Now, what about the general case? One can always do the same splitting $$ \begin{aligned} I_\alpha &= \int \frac{\mathrm{d}^Dp}{(2\pi)^D} \frac{1}{(p^2)^\alpha} \frac{p^2+m^2}{p^2+m^2} \\ &= \int\frac{\mathrm{d}^Dp}{(2\pi)^D} \frac{m^2(p^2)^{-\alpha}}{p^2+m^2}+\int\frac{\mathrm{d}^Dp}{(2\pi)^D} \frac{(p^2)^{1-\alpha}}{p^2+m^2} := I_\alpha^{(1)} + I_\alpha^{(2)} \,. \end{aligned} $$ Now the integral $I_\alpha^{(k)}$ has domain of convergence $$ \mathcal{D}_k = \{D \in \mathbb{C} \,:\, 2\alpha +2- 2k < \mathfrak{Re}\,D < 2\alpha +4- 2k\}\,. $$ They are also disjoint. Now the integrals are almost identical to the previous ones $$ \begin{aligned} I_\alpha^{(1)} &= m^{D-2\alpha} \frac{\Gamma\left(1+\alpha-\frac{D}2\right)\Gamma\left(-\alpha+\frac{D}2\right)}{(4\pi)^{D/2}\Gamma\left(\frac{D}2\right)}\,,\\ I_\alpha^{(2)} &= m^{D-2\alpha} \frac{\Gamma\left(1-\alpha+\frac{D}2\right)\Gamma\left(\alpha-\frac{D}2\right)}{(4\pi)^{D/2}\Gamma\left(\frac{D}2\right)}\,.\\ \end{aligned} $$ Using the same property as before $$ I^{(1)}_\alpha + I^{(2)}_\alpha = 0\,. $$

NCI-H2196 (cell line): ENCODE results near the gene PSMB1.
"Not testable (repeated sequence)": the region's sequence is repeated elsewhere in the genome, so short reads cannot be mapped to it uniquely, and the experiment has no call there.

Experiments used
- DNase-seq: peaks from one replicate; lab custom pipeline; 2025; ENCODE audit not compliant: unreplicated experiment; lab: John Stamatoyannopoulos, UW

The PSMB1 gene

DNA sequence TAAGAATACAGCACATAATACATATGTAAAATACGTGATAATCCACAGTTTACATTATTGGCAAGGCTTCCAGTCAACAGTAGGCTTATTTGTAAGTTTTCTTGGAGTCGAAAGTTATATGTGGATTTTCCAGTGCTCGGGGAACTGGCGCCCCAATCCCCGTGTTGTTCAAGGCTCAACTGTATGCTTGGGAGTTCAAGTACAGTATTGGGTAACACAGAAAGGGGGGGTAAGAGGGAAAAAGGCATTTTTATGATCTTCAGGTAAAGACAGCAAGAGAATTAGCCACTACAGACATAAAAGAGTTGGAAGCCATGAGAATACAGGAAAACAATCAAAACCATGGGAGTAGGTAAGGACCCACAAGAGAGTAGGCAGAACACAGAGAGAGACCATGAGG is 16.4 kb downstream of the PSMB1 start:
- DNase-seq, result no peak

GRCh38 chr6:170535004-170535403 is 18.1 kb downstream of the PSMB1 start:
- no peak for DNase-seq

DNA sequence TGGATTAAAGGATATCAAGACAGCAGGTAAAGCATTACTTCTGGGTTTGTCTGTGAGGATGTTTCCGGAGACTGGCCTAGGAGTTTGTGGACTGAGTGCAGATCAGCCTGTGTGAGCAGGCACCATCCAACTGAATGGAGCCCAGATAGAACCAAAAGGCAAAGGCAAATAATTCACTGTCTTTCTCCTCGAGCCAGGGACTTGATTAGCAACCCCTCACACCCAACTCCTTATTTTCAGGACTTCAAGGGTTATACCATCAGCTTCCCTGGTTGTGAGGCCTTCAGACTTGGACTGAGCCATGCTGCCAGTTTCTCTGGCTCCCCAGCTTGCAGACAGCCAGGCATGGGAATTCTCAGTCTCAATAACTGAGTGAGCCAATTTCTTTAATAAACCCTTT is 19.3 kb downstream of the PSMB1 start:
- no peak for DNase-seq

In general, if one has a function $f(p^2)$ which has a behavior $f(p^2) \sim (p^2)^{\alpha_{\mathrm{UV}}}$ in the UV and $f(p^2) \sim (p^2)^{\alpha_{\mathrm{IR}}}$ in the IR it is still possible to do the same trick. It suffices to multiply by $$ \left(\frac{p^2+m^2}{p^2+m^2}\right)^n = 1 = \sum_{k=0}^n \binom{n}{m} \frac{(p^2)^{k}}{(p^2+m^2)^n}\,. $$ For $n$ big enough (namely $n > \alpha_{\mathrm{UV}} - \alpha_{\mathrm{IR}})$ all domains of convergence are non empty, indeed they are $$ \mathcal{D}_k = \{D \in \mathbb{C} \,:\, -2\alpha_{\mathrm{IR}} - 2k < \mathfrak{Re}\,D < -2\alpha_{\mathrm{UV}} + 2n- 2k\}\,. $$


Reference: RENORMALIZATION Damiano Anselmi.

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  • $\begingroup$ Hey thanks, and apologies for the late reply. Ok, I understand what you mean and this is actually a neat alternative way to see that scaleless integrals are zero. But it doesn't explain to me the deeper argument/why it is "ok" to set $\epsilon_{UV} \equiv \epsilon_{IR}$. What I would like to see is a detailed (if possible) explanation/way of proof for the argument "by analytical continuation I set them equal". $\endgroup$